Many valuable assets these days aren’t anything you can put your hands on. They’re digital. Two kinds that have grown in popularity in recent years are cryptocurrency and nonfungible tokens (NFTs).
With these two assets, if no one can access them, that’s money down the drain – possibly a lot of money. When you decide whom you want to inherit these cryptographic assets, you need to do two things: give them legal authorization to have them by including them in your will and give them the information they need to access them. Maintaining an inventory of these assets and keeping it current can help your executor and your beneficiaries know exactly what they’re dealing with.
Photos and other images
Other important digital assets that can have significant sentimental value are photos and videos you have stored online. Most people’s recent pictures and videos are typically only accessible on a device. However, if you have also converted old photos, videotapes, slides and other images to a digital format, your entire life as well as family photos going back generations may be online as well.
If you want children or grandchildren to have them or perhaps even leave some to a local historical society, it’s wise to include them in your will and make sure that someone, either your executor or the family member inheriting them, knows how to access them.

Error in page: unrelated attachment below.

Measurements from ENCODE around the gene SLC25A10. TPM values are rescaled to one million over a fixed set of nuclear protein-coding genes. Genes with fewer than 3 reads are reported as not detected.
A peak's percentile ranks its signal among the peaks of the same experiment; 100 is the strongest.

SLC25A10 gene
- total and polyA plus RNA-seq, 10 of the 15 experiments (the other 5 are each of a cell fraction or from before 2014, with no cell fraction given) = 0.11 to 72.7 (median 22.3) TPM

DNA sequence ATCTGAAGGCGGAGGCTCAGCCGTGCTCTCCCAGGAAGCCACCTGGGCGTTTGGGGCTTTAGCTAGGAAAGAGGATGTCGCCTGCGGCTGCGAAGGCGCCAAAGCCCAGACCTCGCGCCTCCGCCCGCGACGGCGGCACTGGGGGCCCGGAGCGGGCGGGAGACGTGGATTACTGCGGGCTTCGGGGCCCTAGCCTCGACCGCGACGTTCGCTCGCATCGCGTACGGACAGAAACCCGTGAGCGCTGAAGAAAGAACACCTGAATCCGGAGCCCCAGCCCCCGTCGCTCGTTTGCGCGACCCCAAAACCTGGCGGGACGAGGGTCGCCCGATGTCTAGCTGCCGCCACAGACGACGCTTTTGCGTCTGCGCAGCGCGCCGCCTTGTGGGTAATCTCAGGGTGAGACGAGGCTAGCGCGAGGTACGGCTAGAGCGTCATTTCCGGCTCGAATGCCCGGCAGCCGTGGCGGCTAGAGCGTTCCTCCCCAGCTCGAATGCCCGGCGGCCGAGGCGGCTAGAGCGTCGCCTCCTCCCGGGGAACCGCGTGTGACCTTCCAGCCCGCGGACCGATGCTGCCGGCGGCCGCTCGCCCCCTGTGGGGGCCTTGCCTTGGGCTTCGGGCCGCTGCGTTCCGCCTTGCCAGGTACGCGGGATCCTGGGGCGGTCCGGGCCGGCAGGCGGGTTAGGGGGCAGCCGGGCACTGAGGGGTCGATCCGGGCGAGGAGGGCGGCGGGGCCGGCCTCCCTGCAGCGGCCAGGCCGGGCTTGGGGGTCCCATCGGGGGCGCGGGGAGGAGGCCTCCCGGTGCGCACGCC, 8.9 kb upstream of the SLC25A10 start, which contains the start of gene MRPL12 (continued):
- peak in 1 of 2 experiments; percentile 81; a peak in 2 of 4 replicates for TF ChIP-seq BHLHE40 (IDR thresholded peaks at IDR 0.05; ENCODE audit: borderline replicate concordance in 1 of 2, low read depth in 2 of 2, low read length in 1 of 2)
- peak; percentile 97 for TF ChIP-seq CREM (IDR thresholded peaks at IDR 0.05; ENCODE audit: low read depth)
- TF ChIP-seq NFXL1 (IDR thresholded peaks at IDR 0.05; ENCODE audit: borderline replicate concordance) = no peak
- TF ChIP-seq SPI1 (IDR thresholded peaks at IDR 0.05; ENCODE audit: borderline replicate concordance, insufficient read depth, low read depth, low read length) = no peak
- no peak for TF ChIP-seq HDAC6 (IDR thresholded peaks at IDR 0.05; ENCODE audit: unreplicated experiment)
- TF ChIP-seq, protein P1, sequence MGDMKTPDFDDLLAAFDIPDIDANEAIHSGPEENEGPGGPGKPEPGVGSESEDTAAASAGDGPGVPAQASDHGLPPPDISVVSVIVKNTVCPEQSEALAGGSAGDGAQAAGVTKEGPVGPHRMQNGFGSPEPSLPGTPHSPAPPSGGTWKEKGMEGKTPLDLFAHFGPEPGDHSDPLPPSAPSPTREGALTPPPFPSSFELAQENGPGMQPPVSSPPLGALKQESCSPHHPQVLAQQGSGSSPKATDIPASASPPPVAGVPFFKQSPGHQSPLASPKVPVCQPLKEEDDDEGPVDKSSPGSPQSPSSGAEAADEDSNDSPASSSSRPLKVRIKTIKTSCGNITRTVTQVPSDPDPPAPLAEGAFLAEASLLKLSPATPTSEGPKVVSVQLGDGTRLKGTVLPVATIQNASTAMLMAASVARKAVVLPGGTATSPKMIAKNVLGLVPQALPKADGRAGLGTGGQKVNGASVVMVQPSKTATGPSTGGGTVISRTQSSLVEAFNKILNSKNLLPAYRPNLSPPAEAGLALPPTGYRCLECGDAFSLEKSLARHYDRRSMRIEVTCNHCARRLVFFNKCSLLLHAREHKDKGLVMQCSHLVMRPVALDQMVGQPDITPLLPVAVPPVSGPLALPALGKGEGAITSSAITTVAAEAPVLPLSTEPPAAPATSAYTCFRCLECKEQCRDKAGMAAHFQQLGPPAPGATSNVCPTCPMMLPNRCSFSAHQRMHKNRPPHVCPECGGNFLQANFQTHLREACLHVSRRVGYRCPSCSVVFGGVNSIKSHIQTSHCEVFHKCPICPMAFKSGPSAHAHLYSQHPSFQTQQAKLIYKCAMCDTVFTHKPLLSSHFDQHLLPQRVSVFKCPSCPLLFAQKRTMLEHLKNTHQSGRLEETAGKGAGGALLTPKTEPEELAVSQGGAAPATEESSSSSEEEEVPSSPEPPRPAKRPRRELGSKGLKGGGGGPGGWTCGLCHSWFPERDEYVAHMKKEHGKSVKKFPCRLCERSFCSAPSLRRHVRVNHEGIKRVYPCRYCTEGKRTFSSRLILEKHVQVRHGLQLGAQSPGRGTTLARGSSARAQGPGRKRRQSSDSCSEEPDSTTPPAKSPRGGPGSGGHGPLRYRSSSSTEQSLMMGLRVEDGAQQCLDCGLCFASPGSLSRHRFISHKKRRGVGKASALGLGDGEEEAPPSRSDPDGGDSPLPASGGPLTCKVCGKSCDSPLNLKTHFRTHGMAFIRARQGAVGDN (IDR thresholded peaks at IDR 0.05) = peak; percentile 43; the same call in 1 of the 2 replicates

Passwords for accounts and devices
Speaking of access, most people have a multitude of accounts of various types that we access online – from bank accounts to streaming services and utility accounts. All have user IDs and passwords. If you don’t have a spreadsheet already with all of this information, you should make one. Then keep it safe and let your executor know how to access it.
There are password managers and online storage sites for this information. You might also put it on a password-protected document on your computer. Make sure your executor has the information they need to access it. They should also have the passcodes they need to get into all of your devices – including your phone.
It’s a lot to think about, but it’s a crucial part of developing an estate plan that will be as unproblematic as possible for your loved ones after you’re gone. With experienced legal guidance, you won’t forget important steps in handling down your digital assets – both monetary and sentimental.